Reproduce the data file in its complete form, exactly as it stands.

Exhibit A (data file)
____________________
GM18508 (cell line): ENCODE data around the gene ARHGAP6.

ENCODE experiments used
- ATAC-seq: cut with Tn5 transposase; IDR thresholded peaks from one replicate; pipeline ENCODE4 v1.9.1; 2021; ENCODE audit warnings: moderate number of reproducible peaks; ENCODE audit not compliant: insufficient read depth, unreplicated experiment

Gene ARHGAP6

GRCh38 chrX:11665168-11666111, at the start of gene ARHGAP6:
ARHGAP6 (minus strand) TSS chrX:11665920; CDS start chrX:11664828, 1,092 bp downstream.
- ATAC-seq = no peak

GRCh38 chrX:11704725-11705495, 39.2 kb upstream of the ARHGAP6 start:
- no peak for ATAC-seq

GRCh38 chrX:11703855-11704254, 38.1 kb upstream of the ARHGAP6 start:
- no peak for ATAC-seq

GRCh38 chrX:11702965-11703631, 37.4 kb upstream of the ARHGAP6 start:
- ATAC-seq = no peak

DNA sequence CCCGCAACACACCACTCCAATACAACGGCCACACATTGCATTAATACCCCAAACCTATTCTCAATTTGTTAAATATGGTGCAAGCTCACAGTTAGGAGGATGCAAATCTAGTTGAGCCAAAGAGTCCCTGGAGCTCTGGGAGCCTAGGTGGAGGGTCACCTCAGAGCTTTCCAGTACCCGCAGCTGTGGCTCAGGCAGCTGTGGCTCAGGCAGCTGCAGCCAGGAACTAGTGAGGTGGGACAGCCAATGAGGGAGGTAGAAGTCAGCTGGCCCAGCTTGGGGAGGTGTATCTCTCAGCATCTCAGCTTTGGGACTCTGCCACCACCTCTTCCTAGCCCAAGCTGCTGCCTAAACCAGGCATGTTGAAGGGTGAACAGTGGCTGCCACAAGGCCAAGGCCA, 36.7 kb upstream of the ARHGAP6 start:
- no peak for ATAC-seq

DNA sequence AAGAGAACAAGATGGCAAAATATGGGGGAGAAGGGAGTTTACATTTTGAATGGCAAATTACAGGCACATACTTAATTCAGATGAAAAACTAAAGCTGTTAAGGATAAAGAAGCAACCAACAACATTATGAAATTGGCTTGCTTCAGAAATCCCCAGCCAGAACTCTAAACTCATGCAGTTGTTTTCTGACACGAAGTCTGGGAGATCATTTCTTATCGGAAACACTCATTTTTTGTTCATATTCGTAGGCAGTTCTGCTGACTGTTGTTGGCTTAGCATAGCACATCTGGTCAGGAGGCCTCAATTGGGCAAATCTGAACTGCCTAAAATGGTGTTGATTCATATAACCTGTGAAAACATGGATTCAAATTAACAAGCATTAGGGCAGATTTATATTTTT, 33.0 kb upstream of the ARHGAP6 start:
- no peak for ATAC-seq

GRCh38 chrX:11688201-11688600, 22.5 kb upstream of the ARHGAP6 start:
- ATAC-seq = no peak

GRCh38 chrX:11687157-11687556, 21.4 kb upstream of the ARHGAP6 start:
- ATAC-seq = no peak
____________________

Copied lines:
GM18508 (cell line): ENCODE data around the gene ARHGAP6.

ENCODE experiments used
- ATAC-seq: cut with Tn5 transposase; IDR thresholded peaks from one replicate; pipeline ENCODE4 v1.9.1; 2021; ENCODE audit warnings: moderate number of reproducible peaks; ENCODE audit not compliant: insufficient read depth, unreplicated experiment

Gene ARHGAP6

GRCh38 chrX:11665168-11666111, at the start of gene ARHGAP6:
ARHGAP6 (minus strand) TSS chrX:11665920; CDS start chrX:11664828, 1,092 bp downstream.
- ATAC-seq = no peak

GRCh38 chrX:11704725-11705495, 39.2 kb upstream of the ARHGAP6 start:
- no peak for ATAC-seq

GRCh38 chrX:11703855-11704254, 38.1 kb upstream of the ARHGAP6 start:
- no peak for ATAC-seq

GRCh38 chrX:11702965-11703631, 37.4 kb upstream of the ARHGAP6 start:
- ATAC-seq = no peak

DNA sequence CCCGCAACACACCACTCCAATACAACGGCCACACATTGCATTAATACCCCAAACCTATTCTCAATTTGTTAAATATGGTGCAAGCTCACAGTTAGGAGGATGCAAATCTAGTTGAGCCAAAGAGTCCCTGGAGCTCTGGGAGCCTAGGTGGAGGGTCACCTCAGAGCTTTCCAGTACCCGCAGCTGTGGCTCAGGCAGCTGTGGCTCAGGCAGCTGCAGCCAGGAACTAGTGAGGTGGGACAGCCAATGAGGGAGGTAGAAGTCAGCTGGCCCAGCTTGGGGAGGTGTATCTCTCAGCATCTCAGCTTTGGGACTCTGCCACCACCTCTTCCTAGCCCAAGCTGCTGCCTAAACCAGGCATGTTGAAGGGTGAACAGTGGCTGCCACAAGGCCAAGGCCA, 36.7 kb upstream of the ARHGAP6 start:
- no peak for ATAC-seq

DNA sequence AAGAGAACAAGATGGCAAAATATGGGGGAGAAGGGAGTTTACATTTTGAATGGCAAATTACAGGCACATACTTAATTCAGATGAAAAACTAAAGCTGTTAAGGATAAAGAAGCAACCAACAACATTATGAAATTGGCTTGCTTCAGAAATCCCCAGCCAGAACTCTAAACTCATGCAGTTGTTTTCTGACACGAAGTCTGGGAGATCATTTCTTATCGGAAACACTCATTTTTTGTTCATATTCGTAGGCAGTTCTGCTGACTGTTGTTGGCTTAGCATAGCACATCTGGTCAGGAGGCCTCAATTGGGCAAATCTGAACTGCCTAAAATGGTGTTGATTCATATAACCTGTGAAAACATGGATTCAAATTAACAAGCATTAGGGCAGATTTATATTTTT, 33.0 kb upstream of the ARHGAP6 start:
- no peak for ATAC-seq

GRCh38 chrX:11688201-11688600, 22.5 kb upstream of the ARHGAP6 start:
- ATAC-seq = no peak

GRCh38 chrX:11687157-11687556, 21.4 kb upstream of the ARHGAP6 start:
- ATAC-seq = no peak